Posted by: Donna Cunningham | April 19, 2011

Fraud Alert for PayPal Users–Fake Account Statements sent by Identity Thieves

It is one of the ongoing missions of this blog to alert readers to dangerous scams by identity thieves.  This one ALMOST got me, because it came in two stages, one last week and one today.  It purported to be from PayPal, the first one saying they’d be in touch soon to help me set up an email based monthly account information report.  Okay, I thought, but I don’t like doing banking online as it’s too vulnerable to hacking.

Then today, I got the second announcement, looking for all the world like an authentic PayPal communication, because they had copied PayPal’s graphics–easy enough, as anyone can do it with a simple right click.  It contained several links that I was to click on to set up the account statement mailings.  I ALMOST  bit because it looked so real.  Have a look at this screen shot:  

I ALMOST did what it asked because it looked so real and because the earlier email had said to expect it this week.   But every time my house hovered over those links, I kept remembering that PayPal’s security center explicity had warned long ago NEVER EVER to click on an email link and give out any information, but instead to click the email off and to go directly to my account and sign in.

 (PayPal is a safe, reputable company and works hard to keep members from falling for frauds like these.)

So I went to the site directly,  wrote to their fraud division, and got back the following email:

Dear  Donna Cunningham,

Thanks for forwarding that suspicious-looking email. You’re right – it
was a phishing attempt, and we’re working on stopping the fraud. By
reporting the problem, you’ve made a difference!

Identity thieves try to trick you into revealing your password or other
personal information through phishing emails and fake websites. To learn
more about online safety, click “Security Center” on any PayPal webpage.

Every email counts. When you forward suspicious-looking emails to, you help keep yourself and others safe from identity

Your account security is very important to us, so we appreciate your
extra effort.



Note for more scams to beware of, see the posts in this category:  FRAUD ALERT


  1. Good for you, Donna! Strangely enough, we got a scam email at my place of employment asking people to divulge personal information. Must be a hot time for scams. Everyone beware.

  2. the scammers are getting more clever every day. Thank you for posting this.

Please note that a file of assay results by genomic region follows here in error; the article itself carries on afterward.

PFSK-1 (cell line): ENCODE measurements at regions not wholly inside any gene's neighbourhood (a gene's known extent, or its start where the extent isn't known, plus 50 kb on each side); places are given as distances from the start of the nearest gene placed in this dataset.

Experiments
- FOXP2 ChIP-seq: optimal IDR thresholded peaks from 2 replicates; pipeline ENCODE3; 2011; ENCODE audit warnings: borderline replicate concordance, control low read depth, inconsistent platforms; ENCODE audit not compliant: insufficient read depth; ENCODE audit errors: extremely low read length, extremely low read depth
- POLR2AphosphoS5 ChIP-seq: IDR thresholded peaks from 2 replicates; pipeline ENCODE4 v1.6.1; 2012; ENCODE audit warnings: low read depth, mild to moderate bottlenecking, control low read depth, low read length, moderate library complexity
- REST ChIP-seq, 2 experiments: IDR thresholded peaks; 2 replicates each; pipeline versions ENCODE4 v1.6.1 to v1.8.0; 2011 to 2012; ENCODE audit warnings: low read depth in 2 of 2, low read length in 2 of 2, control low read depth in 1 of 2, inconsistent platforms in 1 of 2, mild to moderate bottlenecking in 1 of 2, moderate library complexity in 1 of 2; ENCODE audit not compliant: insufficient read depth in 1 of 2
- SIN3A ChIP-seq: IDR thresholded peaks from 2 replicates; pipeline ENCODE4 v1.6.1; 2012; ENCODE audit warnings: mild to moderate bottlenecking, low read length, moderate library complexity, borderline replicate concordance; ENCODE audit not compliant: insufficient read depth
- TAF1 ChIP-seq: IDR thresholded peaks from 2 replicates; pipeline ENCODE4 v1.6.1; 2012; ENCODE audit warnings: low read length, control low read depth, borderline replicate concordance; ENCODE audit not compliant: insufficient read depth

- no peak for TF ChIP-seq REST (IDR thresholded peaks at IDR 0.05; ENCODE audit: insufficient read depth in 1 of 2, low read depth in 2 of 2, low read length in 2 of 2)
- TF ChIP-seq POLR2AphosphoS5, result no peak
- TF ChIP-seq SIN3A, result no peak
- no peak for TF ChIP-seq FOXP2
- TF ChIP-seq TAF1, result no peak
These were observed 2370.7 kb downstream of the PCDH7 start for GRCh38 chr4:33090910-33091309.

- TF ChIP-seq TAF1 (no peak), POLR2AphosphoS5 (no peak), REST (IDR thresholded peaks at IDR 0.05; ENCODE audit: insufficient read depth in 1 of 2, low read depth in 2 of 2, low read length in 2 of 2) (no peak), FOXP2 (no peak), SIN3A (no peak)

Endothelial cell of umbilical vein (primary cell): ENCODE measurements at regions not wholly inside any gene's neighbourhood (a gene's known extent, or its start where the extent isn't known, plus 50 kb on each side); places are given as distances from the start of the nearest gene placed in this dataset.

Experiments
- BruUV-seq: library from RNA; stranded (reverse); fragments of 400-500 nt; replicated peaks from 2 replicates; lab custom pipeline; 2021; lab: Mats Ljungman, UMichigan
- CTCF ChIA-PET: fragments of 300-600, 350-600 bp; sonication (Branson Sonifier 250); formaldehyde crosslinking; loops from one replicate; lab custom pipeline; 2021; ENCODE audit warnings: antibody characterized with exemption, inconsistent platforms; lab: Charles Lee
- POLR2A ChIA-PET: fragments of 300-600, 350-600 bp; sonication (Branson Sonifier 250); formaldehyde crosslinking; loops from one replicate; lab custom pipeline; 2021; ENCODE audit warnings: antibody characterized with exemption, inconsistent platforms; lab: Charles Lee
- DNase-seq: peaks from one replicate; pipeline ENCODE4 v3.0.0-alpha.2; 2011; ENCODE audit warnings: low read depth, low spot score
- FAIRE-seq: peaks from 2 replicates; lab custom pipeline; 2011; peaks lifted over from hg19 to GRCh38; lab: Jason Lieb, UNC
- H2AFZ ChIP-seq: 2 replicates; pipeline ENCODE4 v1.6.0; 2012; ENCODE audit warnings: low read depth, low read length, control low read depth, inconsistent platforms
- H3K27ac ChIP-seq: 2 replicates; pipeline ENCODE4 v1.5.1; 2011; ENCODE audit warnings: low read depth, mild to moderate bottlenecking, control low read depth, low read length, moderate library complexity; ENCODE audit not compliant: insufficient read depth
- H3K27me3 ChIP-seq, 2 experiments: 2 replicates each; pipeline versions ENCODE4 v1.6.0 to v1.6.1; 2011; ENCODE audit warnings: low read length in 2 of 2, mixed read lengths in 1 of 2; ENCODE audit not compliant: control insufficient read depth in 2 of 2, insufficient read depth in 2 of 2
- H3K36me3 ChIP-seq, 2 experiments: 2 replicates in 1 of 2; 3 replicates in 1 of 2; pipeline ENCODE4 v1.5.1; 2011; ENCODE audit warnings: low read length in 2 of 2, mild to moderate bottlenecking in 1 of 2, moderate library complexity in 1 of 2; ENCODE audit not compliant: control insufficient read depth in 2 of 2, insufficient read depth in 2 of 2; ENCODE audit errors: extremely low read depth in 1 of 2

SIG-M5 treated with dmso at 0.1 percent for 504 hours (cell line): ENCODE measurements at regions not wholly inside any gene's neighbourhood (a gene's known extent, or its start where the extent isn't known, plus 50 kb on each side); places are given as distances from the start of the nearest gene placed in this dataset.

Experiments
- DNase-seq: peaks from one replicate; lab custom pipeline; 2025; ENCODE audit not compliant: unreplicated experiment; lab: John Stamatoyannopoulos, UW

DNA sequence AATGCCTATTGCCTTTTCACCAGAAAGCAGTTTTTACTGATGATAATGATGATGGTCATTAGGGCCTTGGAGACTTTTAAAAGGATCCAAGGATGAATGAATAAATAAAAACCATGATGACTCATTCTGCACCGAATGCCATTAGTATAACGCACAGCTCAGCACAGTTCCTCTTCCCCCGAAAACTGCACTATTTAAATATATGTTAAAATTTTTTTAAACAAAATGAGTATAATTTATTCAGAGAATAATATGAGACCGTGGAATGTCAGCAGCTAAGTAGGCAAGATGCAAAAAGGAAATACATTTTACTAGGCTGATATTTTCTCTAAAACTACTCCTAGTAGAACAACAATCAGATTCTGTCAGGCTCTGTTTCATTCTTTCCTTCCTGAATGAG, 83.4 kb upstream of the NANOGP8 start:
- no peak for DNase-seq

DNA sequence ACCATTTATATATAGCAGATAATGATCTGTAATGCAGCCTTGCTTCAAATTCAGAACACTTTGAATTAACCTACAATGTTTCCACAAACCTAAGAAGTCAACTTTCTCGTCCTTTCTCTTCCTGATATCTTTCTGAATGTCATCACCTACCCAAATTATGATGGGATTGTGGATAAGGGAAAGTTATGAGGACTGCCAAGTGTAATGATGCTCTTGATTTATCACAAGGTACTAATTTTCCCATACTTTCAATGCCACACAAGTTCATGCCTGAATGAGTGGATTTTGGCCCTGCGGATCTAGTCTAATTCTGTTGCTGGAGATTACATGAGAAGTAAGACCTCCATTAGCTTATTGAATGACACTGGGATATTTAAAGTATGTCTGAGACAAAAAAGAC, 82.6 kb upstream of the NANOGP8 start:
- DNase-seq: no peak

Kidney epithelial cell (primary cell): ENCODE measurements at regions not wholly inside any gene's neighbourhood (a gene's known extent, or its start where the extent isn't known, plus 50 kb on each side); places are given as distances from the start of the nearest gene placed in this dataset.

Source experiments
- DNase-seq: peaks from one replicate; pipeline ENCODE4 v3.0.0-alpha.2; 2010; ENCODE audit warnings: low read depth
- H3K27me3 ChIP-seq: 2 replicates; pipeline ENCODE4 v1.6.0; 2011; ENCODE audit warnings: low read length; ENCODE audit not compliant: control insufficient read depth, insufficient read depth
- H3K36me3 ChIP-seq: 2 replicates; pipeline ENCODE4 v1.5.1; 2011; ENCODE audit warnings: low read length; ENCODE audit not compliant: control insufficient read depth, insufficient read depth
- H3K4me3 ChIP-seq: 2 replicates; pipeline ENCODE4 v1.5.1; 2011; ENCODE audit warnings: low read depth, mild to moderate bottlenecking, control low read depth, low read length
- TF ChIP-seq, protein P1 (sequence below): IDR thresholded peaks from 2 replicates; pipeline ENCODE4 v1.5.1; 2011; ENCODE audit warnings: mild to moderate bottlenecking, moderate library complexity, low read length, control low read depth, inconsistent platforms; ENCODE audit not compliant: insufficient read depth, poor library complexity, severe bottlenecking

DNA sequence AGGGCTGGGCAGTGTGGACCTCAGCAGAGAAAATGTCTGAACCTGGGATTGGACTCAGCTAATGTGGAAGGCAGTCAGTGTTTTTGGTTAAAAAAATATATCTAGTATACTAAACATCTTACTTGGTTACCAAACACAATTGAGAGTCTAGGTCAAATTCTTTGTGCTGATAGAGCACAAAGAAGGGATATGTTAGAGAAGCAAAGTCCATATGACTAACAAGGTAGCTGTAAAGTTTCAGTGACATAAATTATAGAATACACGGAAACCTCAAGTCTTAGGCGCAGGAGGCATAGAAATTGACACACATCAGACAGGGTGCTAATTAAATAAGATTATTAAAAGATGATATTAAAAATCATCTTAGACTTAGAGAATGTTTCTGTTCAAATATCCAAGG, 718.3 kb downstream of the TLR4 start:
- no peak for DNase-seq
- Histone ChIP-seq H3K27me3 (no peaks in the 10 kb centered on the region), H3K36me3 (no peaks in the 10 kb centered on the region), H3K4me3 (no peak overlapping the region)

3. Thank you for posting this, Donna. It’s exactly one of the emails I received. Like you, I was tempted to click, but accessed my account directly; although I was mystified by the “enhanced statement” claim. And honestly, I don’t think I need my statement to be enhanced. So, I just let it go (Mercury is retrograde). But thanks to your post, it’s been exposed and I’ve forwarded it to the “spoof” address. (The moon in Sagittarius is trining Uranus this morning and the sun just went into Taurus.)

  4. Thanks Donna. This email looks real enough to fool even the most sophisticated internet/web savvy person.

    What has helped me all these years in avoiding scams like the one you just initiated is a simple rule of thumb: If I did not initiate the email, request, etc…I just simply delete the suspicious email without opening.

    Works beautifully…

  5. Thanks for the warning, Donna. I could not believe how legit this looked! they are getting slicker by the minute, it seems. So glad you didn’t fall for it.

  6. I also received that email and another one offering me $10.00, thank you I forward them to the web that you said. Thank you. There have been some emails sent to my contacts with just a link in it that I did not send.

  7. Thanks for posting this Donna. I actually fell for it. It looked so official. I’ve contacted PayPal and I just changed my password do hopefully all will be well.
    Thanks again.

  8. I got one of those, too. It looked very real, but I’m not in the habit of clicking on links inside an email to update my personal information – especially for anything finance-related. This seemed like a kind of a red-tinted flag. I went to my PayPal account and searched on “enhanced Account Statement,” where I discovered this was a phishing ploy. I hate to think what might have happened if I’d clicked on that link in the email!

  9. Thanks Donna!
    Here in South Africa we are bombarded with these phishing emails for our local banks – even the ones we don’t bank at!!
    Thanks for alerting us to the paypal attempt.

  10. Holy crap – I got one too! Thanks much Donna; like Margaret, I rarely open unless I HAVE to.

  11. Donna et al: Some ways you can identify those phishing emails:
    Do the links have https?
    Is the spelling correct? Many times the emails will have, on close inspection, misspellings, reversed letters, things added or left out of original urls,etc.
    Also, you can hover your cursor over the link, without clicking through it, to see where it actually leads! The emailer may have put the url in like it is supposed to look in your email and then misdirected it in the actual email link area.
    Run your email as a full header, which shows the senders id information.
    Check with the actual site that purports to be sending the email. MOST legitimate sites will never ask you for such information in an email, nor will they send links to click through about sensitive/confidential personal information. They will either/or send through the mail information and/or request that you go to their site and sign in that way. Such sites usually have sign-in seals and verifying questions to ask before you sign in. A phishing/spoofing site will not.

    • Great tips, Meloh, thanks! Yeah, misspelled words or poor grammar are a real give away of a scammer/spammer. Donna

  12. thank you, ma’am!! got this just in time 🙂

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